The 2012 elections, though they weren’t seminal, revealed much about the nature of the body politic and the direction of American politics.
Divided government may be ingrained: At the presidential level, Democrats start with a decided advantage. Changing demographics — more Hispanics and other minorities solidly behind the party; women and young voters moving that way and forming hard-to-break voting habits — cut the Democrats’ way.
Look at the electoral map that decides presidential contests. It tilts Democratic. President Barack Obama won the national popular vote by 3.7 percent, and carried the electoral map — the number of electors from each state is based chiefly on population — by 332 to 206. If you took 1.9 percent from Obama and added it to Mitt Romney’s tally, the Republican would have won by more than 125,000 votes. Yet if that formula then were applied to every state, the only ones that would change would be Florida and Ohio. Obama, losing the popular vote, still would have won the Electoral College, and the presidency, 285 to 253.
This is why some states that are reliably Democratic at the presidential level and where Republicans now control the statehouse are trying to change the Electoral College system. Each state controls its own rules; only two smaller ones, Maine and Nebraska, award electors by congressional district; everywhere else, it’s winner-take-all.
Republicans are pondering a shift to the Maine and Nebraska approach. They see a possible test case in Pennsylvania, where Obama won the popular vote by more than five points, rolling up huge margins in Philadelphia and its suburbs and in Pittsburgh.
Romney, however, carried 13 of the 18 congressional districts. If this new system were in effect, the Republicans would have gotten 13 of the state’s 20 electoral votes while getting trounced in the popular vote. If this occurred in mainly blue states, it would erase the Democrats’ Electoral College advantage.
In House elections, Republicans already have a structural advantage. Democratic voters, especially minorities, tend to be bunched in a relatively small number of districts.
“The high density Democratic population makes it more difficult for Democrats to create more competitive districts,” says Nathan Gonzales, congressional analyst for the Rothenberg Report.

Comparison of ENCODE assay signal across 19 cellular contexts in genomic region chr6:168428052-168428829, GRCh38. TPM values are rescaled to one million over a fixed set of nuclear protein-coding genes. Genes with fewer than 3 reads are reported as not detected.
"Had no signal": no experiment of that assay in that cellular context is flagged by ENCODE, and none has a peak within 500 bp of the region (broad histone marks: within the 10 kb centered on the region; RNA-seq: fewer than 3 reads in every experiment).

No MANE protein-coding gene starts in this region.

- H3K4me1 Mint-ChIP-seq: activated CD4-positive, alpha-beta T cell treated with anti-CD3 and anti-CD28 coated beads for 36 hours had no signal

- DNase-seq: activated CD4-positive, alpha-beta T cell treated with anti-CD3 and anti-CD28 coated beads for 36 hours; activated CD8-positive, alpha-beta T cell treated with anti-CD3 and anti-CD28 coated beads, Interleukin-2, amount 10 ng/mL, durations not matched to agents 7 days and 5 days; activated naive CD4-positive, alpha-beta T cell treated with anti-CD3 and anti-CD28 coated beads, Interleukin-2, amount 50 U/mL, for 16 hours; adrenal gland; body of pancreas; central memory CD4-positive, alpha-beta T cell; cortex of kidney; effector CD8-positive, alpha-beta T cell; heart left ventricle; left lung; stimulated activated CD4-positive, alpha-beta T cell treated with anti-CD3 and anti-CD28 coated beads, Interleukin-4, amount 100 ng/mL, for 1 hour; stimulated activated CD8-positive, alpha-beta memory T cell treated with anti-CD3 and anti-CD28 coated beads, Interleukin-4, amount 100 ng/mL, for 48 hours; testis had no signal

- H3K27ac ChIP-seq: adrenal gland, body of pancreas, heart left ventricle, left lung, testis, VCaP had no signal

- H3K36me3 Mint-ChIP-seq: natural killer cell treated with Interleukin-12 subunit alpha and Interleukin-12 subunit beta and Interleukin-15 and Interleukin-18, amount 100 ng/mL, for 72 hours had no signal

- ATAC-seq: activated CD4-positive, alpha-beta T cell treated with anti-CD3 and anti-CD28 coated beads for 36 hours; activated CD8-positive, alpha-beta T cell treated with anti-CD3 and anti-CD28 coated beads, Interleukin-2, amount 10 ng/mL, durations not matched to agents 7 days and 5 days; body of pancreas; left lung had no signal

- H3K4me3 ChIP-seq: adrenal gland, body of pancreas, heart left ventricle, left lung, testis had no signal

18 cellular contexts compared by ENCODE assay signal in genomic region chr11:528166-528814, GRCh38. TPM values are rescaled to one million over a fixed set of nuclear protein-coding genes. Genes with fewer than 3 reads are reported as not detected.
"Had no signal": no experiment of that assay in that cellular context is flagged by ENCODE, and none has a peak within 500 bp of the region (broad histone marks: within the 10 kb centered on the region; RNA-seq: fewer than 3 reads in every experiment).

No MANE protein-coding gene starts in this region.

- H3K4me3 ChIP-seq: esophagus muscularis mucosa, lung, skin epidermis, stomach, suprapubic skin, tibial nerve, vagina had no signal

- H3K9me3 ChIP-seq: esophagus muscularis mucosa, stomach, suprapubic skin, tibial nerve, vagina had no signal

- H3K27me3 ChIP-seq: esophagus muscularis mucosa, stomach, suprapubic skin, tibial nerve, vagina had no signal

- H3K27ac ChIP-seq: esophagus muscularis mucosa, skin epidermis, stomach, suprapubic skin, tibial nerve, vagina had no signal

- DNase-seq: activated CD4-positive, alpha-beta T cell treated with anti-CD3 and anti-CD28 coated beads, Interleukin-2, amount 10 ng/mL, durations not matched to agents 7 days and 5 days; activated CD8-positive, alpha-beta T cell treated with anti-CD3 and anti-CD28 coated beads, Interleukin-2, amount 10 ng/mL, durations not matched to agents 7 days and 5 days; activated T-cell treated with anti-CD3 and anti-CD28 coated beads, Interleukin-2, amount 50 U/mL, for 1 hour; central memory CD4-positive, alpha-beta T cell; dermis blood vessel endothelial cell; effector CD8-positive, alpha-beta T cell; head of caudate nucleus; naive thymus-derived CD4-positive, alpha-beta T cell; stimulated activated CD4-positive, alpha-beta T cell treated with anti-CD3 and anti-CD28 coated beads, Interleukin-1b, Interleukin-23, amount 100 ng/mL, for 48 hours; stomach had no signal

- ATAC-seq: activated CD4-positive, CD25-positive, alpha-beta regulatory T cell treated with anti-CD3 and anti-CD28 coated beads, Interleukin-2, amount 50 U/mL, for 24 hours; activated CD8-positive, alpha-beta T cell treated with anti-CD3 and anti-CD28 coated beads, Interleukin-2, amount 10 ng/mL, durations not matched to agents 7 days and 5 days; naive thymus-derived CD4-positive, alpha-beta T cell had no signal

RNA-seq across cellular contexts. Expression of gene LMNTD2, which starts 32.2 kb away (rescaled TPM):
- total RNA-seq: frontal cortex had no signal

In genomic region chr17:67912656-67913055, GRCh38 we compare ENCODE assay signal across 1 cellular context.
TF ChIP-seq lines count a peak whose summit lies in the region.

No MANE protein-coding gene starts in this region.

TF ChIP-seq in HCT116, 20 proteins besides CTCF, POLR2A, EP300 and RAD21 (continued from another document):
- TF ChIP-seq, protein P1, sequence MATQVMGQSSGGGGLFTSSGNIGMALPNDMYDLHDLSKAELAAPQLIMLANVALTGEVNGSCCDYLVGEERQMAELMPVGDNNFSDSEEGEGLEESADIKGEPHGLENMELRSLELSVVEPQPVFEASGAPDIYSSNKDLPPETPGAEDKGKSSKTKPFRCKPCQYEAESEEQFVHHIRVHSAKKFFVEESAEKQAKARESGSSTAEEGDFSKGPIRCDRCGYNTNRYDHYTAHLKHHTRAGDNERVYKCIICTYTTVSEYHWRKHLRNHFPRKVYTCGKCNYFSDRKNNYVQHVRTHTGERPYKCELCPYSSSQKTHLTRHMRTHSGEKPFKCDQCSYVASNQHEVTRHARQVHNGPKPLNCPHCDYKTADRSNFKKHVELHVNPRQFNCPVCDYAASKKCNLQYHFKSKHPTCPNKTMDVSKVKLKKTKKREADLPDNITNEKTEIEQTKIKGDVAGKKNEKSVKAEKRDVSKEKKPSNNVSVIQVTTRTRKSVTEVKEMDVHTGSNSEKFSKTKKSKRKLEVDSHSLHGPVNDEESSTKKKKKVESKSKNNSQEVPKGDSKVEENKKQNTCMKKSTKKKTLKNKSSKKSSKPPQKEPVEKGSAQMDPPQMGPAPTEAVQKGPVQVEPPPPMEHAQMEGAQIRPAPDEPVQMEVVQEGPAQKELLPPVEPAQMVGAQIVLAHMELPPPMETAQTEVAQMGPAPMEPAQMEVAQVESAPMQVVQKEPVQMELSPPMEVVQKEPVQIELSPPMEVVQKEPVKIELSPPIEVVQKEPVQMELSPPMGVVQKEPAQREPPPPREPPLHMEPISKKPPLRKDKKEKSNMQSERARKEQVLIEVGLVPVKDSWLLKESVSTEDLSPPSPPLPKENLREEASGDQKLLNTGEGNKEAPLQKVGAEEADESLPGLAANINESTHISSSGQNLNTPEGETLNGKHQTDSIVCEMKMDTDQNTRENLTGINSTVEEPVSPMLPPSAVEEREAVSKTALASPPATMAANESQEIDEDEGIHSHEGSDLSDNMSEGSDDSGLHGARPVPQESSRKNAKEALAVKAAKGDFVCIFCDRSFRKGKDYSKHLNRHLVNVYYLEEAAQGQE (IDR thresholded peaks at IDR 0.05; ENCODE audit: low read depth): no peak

It’s this bunching, more than any redistricting edge, that enabled Republicans to retain a 234 to 201 lead in the House this year even though Democrats received a million more votes overall in House races. There is little to suggest this advantage will lessen in the years ahead.
Conventions matter more than debates: The news media treat the political conventions as irrelevant dinosaurs; the presidential debates are depicted as the Super Bowl or World Cup of politics.
It didn’t work out that way. The conventions mattered more. Romney and the Republicans blew a chance at the convention in Tampa, Fla., to reset his candidacy. In Charlotte, N.C., the Democrats stepped up to the challenge, especially with former President Bill Clinton’s powerful speech that set the predicate for more positive public attitudes about the economy.
Obama’s disastrous performance in the first debate with Romney certainly mattered, though the duration of the Republican nominee’s bounce was exaggerated. Before that debate, the president was about four points ahead nationally; that was his final margin.
Moving to the center is tough in the media age: Richard Nixon advised Republicans to run to the right in the primaries and quickly move to the center in the general election. This formula worked as recently as 1980 for Ronald Reagan. For Democrats, it’s run to the left in the primaries and move to the center in the general.
This is much harder to do today with an omnipresent media tracking and assembling every public pronouncement. Romney tried to pivot in the general; there is little evidence that it worked well. He couldn’t escape earlier assertions that alienated Hispanics (calling for undocumented workers to self-deport) or women (boasting that he would kill any funds for Planned Parenthood).
There are polls and polls: Polls done on the cheap, automatic phone calls, some online surveys and partisan polls all missed the mark. More professional polls, with telephone interviews, conducted for media and other sources, were accurate in most instances.
Campaigns matter: Improving attitudes about the economy and, to a slight degree, the president’s response to Hurricane Sandy, moved the needle in the closing weeks. Obama indisputably was a better political candidate.
The contrasting campaigns widened the margin. Post-election forums at Harvard University and the University of Pennsylvania, and the instant campaign e-book, “The End of the Line,” by Politico’s Jonathan Martin and Glenn Thrush, illustrated the Obama campaign’s supremacy on tactics: polling, the use of digital and social media, advertising, identifying and turning out voters.
The biggest advantage was overarching, strategic. “We knew who our guy was and where the country was,” said Stephanie Cutter, Obama’s deputy campaign manager. “They didn’t seem to have a sense of either.”